According to Yahoo News:
Netflix, the world’s largest online movie rental service, today announced that it has surpassed three million subscribers, as U.S. consumers continue to respond enthusiastically to the company’s offering. Netflix entered 2005 with 2.6 million members.
Since introducing online subscription DVD rental in 1999, the company has generated annual subscriber growth in excess of 50 percent. The company registered its first million subscribers in February 2003 — a milestone achieved more quickly than America Online — and surpassed two million members in May 2004, just 10 months ago.
“Reaching the three million-member level underscores the fact that we’re fundamentally redefining the movie rental experience,” said Reed Hastings, Netflix CEO and co-founder. “We’ve tapped a large and growing market that’s clearly attuned to today’s consumer lifestyle, and we foresee the continued adoption of the service as we refine and expand it over time.”
What does it tell you when 3 million people are willing to order their movies in DVD format and wait for the “snail” mail man to deliver them — watch them at their leisure and then, put the discs back in the mail and repeat the process?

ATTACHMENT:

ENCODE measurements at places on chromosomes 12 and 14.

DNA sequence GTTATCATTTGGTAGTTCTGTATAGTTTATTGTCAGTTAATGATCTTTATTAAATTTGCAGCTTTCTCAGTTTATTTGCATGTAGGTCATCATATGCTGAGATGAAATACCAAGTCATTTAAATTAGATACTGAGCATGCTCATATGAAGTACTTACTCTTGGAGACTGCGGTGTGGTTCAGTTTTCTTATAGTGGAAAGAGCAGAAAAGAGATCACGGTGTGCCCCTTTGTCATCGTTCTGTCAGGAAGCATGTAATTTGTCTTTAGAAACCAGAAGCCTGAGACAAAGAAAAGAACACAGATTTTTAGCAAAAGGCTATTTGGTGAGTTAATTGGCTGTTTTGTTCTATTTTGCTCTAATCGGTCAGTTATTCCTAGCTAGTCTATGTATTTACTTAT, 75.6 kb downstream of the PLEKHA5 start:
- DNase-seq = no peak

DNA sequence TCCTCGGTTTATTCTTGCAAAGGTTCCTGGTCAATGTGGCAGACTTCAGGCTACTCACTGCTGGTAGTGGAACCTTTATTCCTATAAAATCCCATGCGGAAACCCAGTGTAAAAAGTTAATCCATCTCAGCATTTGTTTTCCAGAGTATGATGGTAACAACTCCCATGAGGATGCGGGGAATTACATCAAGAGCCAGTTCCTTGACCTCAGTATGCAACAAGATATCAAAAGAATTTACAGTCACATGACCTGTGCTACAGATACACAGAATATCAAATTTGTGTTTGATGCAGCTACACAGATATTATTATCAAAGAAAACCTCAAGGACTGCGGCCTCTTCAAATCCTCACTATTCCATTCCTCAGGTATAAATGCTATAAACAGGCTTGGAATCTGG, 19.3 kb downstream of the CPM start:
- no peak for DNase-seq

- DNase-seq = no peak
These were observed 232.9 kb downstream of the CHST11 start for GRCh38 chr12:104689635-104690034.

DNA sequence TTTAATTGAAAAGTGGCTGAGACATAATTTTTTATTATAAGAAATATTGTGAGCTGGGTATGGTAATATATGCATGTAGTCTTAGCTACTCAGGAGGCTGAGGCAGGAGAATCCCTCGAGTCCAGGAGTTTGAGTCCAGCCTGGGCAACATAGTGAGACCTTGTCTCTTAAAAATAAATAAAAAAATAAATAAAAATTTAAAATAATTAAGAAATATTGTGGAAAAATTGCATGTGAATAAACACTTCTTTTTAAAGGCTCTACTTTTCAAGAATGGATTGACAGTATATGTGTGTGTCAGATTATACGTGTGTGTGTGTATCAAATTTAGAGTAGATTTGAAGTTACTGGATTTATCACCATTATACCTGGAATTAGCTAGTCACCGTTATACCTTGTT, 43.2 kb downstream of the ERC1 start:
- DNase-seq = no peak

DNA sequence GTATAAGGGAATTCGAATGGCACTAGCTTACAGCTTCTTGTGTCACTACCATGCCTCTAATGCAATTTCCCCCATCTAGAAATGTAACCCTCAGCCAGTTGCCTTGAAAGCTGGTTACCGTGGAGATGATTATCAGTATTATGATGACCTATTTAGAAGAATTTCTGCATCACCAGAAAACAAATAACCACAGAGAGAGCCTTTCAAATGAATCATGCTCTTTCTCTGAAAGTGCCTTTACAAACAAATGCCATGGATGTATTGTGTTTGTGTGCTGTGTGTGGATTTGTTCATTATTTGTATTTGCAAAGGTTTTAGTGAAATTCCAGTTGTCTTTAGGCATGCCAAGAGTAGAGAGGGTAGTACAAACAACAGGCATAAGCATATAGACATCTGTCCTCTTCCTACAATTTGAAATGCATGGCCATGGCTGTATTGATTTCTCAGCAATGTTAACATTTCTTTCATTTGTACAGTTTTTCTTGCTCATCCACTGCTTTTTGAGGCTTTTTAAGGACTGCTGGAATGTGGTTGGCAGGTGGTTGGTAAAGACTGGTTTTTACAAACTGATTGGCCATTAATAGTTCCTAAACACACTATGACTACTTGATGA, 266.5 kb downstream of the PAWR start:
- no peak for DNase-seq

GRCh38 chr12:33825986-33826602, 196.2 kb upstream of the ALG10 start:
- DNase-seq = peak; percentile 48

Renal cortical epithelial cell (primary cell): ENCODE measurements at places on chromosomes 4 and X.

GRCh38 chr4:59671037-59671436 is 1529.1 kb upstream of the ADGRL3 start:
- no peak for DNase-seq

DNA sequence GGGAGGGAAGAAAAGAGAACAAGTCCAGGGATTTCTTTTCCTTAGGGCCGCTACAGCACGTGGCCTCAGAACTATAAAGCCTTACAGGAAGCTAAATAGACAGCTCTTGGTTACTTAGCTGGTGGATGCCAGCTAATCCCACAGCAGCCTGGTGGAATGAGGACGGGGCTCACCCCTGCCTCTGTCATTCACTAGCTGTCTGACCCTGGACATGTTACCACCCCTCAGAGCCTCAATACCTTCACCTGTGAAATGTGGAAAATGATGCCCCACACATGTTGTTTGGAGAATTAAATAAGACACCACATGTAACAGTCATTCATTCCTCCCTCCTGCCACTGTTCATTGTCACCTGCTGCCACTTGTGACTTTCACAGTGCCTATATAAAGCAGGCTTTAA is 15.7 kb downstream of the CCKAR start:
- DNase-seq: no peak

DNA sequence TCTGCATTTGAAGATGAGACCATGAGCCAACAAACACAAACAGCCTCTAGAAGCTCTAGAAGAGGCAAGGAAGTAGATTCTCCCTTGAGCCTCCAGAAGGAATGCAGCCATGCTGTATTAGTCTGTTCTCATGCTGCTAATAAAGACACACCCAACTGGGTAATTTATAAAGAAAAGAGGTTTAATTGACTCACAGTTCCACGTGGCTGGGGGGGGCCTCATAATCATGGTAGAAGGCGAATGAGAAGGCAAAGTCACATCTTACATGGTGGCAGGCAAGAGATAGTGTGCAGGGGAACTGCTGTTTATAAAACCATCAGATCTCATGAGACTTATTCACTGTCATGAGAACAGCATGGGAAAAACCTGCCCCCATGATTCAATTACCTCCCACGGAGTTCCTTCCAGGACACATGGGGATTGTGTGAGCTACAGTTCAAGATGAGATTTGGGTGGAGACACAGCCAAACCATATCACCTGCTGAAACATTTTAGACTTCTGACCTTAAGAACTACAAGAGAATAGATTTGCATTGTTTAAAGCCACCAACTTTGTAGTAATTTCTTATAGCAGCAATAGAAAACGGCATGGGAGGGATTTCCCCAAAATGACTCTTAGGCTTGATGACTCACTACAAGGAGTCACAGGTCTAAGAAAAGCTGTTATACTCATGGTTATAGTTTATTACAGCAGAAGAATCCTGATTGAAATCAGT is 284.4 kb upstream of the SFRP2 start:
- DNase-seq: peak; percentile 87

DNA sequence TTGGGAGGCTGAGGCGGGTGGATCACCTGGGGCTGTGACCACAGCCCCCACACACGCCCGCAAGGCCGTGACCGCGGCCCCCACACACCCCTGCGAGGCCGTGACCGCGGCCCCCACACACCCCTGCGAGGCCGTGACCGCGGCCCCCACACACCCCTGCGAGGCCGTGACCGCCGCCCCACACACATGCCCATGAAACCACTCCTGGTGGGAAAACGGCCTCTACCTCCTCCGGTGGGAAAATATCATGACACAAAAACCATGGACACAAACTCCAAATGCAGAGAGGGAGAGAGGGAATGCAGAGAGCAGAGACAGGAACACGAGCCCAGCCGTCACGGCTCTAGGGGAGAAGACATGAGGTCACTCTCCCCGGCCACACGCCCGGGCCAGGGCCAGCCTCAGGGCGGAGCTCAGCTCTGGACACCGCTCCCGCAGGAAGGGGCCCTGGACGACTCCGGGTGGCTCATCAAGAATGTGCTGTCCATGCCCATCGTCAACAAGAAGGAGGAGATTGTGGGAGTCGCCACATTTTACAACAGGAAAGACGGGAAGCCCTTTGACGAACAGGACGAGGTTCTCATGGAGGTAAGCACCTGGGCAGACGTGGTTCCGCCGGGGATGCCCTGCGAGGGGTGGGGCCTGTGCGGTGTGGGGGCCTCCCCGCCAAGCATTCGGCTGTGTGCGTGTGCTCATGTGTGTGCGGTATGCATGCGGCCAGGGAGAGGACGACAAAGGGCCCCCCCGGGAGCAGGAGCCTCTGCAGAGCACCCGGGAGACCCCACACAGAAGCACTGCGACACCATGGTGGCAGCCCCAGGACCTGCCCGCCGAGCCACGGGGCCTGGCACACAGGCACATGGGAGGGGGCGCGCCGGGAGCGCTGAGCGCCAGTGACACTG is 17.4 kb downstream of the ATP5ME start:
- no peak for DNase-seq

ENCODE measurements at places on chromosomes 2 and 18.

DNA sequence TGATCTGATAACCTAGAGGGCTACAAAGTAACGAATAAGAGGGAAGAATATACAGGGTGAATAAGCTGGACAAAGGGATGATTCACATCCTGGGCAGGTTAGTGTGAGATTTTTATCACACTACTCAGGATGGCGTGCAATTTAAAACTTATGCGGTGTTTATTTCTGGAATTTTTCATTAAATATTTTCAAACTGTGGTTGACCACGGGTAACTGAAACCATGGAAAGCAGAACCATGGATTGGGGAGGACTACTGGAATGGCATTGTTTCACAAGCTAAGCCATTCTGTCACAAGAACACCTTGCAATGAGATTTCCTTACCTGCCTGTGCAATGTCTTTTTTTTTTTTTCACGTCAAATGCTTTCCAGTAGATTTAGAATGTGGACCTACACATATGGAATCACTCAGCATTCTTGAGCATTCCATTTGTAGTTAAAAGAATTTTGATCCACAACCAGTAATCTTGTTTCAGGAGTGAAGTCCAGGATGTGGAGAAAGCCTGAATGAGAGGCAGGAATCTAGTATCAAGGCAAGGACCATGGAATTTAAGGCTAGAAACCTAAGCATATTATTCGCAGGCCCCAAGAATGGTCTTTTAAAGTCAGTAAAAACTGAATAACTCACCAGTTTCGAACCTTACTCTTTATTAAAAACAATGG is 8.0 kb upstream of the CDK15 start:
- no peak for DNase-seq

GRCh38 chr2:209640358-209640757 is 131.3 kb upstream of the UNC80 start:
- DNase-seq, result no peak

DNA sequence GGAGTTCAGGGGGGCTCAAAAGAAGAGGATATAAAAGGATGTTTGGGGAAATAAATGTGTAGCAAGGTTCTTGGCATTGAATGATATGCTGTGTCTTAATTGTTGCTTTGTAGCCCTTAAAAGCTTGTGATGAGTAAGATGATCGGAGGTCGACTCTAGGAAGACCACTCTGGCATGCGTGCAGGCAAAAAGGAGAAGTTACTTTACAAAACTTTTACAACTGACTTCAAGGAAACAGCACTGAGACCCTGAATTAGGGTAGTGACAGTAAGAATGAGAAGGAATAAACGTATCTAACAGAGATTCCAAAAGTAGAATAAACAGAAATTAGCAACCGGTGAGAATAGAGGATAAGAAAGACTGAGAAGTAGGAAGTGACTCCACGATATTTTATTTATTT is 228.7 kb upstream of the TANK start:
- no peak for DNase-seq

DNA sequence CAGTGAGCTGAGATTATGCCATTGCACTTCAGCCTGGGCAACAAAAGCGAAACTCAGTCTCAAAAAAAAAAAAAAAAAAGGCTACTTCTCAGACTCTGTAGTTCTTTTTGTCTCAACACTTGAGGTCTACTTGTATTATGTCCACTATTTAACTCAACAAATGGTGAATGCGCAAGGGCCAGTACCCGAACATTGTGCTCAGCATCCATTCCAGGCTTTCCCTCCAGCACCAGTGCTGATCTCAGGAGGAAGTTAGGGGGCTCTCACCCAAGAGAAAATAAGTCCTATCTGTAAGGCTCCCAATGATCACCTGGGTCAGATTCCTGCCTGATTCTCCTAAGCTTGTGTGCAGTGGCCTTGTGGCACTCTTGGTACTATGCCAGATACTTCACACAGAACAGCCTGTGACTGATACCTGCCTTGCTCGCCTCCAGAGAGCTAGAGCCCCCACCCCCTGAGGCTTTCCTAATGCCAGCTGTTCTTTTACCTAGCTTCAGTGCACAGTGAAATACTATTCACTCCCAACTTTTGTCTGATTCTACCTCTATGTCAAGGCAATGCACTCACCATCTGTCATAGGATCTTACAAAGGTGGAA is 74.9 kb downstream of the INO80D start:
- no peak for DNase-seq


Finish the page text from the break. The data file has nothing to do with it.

This is such a loud lesson in consumer behavior, I almost don’t know where to start. It tells us that the DVD form factor is comfortable and well understood by consumers. Movies live on DVDs. It tells us that DVD players are extremely widely deployed. It tells us that the DVD players are connected to screens that Netflix consumers find emotionally satisfying. It tells us that consumers understand the speed of “analog” delivery and don’t think it’s a problem. I could go on and on, but you get the point. This service is the anti-tech, anti-hype solution to a real problem — consumers want movies when they are in the mood to watch movies and they really know how to put a DVD in a player (or computer) and watch them.
I have heard many people dismiss the Netflix model over the years. But then as now, I believe there are a large number of consumers who (for many reasons) will never enter the on demand world — even in markets where the media distributors offer the service. The big lesson here is one you learned in grade school – K.I.S.S. (keep it simple stupid!) And, what could be simpler than putting a DVD in a player?